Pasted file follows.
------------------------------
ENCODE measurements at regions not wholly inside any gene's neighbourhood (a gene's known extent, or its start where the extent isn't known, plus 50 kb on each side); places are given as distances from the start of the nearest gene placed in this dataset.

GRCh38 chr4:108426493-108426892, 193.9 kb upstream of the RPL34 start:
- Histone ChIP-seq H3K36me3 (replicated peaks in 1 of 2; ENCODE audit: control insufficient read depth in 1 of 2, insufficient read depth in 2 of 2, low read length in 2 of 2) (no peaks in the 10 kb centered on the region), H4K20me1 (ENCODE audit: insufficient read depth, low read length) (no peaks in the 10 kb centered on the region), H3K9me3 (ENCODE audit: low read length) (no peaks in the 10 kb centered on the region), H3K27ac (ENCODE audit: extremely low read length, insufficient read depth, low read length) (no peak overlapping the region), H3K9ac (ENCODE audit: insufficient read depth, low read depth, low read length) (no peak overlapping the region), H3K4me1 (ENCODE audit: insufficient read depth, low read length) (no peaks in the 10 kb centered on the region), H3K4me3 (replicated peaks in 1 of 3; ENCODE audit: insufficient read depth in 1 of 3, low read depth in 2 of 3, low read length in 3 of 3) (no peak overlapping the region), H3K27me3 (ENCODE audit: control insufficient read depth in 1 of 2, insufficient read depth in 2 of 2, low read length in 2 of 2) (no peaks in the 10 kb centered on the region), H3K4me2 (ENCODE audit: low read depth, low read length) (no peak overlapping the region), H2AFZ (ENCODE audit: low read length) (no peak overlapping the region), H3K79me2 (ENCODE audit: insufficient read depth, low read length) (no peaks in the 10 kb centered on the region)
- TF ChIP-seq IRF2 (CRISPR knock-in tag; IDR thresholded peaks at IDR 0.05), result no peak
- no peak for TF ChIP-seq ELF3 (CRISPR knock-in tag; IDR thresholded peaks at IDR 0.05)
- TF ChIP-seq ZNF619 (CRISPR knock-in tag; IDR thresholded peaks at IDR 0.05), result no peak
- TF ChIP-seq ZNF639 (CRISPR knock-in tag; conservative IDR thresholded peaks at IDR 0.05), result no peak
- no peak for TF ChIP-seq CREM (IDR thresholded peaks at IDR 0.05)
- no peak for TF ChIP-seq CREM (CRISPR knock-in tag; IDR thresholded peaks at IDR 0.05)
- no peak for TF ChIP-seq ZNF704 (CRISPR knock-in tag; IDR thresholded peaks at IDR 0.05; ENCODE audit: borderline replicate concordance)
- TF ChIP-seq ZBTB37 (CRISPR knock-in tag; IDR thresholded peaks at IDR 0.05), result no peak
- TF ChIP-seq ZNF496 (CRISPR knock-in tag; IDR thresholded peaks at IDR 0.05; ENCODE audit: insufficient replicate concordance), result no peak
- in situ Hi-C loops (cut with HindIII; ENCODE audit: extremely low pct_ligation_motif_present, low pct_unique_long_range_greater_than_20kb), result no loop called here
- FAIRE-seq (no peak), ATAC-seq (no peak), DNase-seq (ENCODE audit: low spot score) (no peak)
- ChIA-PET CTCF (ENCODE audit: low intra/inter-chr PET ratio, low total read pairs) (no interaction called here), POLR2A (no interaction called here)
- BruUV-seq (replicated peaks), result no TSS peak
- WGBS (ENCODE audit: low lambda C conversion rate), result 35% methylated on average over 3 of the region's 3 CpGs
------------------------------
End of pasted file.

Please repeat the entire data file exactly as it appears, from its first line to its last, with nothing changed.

ENCODE measurements at regions not wholly inside any gene's neighbourhood (a gene's known extent, or its start where the extent isn't known, plus 50 kb on each side); places are given as distances from the start of the nearest gene placed in this dataset.

GRCh38 chr4:108426493-108426892, 193.9 kb upstream of the RPL34 start:
- Histone ChIP-seq H3K36me3 (replicated peaks in 1 of 2; ENCODE audit: control insufficient read depth in 1 of 2, insufficient read depth in 2 of 2, low read length in 2 of 2) (no peaks in the 10 kb centered on the region), H4K20me1 (ENCODE audit: insufficient read depth, low read length) (no peaks in the 10 kb centered on the region), H3K9me3 (ENCODE audit: low read length) (no peaks in the 10 kb centered on the region), H3K27ac (ENCODE audit: extremely low read length, insufficient read depth, low read length) (no peak overlapping the region), H3K9ac (ENCODE audit: insufficient read depth, low read depth, low read length) (no peak overlapping the region), H3K4me1 (ENCODE audit: insufficient read depth, low read length) (no peaks in the 10 kb centered on the region), H3K4me3 (replicated peaks in 1 of 3; ENCODE audit: insufficient read depth in 1 of 3, low read depth in 2 of 3, low read length in 3 of 3) (no peak overlapping the region), H3K27me3 (ENCODE audit: control insufficient read depth in 1 of 2, insufficient read depth in 2 of 2, low read length in 2 of 2) (no peaks in the 10 kb centered on the region), H3K4me2 (ENCODE audit: low read depth, low read length) (no peak overlapping the region), H2AFZ (ENCODE audit: low read length) (no peak overlapping the region), H3K79me2 (ENCODE audit: insufficient read depth, low read length) (no peaks in the 10 kb centered on the region)
- TF ChIP-seq IRF2 (CRISPR knock-in tag; IDR thresholded peaks at IDR 0.05), result no peak
- no peak for TF ChIP-seq ELF3 (CRISPR knock-in tag; IDR thresholded peaks at IDR 0.05)
- TF ChIP-seq ZNF619 (CRISPR knock-in tag; IDR thresholded peaks at IDR 0.05), result no peak
- TF ChIP-seq ZNF639 (CRISPR knock-in tag; conservative IDR thresholded peaks at IDR 0.05), result no peak
- no peak for TF ChIP-seq CREM (IDR thresholded peaks at IDR 0.05)
- no peak for TF ChIP-seq CREM (CRISPR knock-in tag; IDR thresholded peaks at IDR 0.05)
- no peak for TF ChIP-seq ZNF704 (CRISPR knock-in tag; IDR thresholded peaks at IDR 0.05; ENCODE audit: borderline replicate concordance)
- TF ChIP-seq ZBTB37 (CRISPR knock-in tag; IDR thresholded peaks at IDR 0.05), result no peak
- TF ChIP-seq ZNF496 (CRISPR knock-in tag; IDR thresholded peaks at IDR 0.05; ENCODE audit: insufficient replicate concordance), result no peak
- in situ Hi-C loops (cut with HindIII; ENCODE audit: extremely low pct_ligation_motif_present, low pct_unique_long_range_greater_than_20kb), result no loop called here
- FAIRE-seq (no peak), ATAC-seq (no peak), DNase-seq (ENCODE audit: low spot score) (no peak)
- ChIA-PET CTCF (ENCODE audit: low intra/inter-chr PET ratio, low total read pairs) (no interaction called here), POLR2A (no interaction called here)
- BruUV-seq (replicated peaks), result no TSS peak
- WGBS (ENCODE audit: low lambda C conversion rate), result 35% methylated on average over 3 of the region's 3 CpGs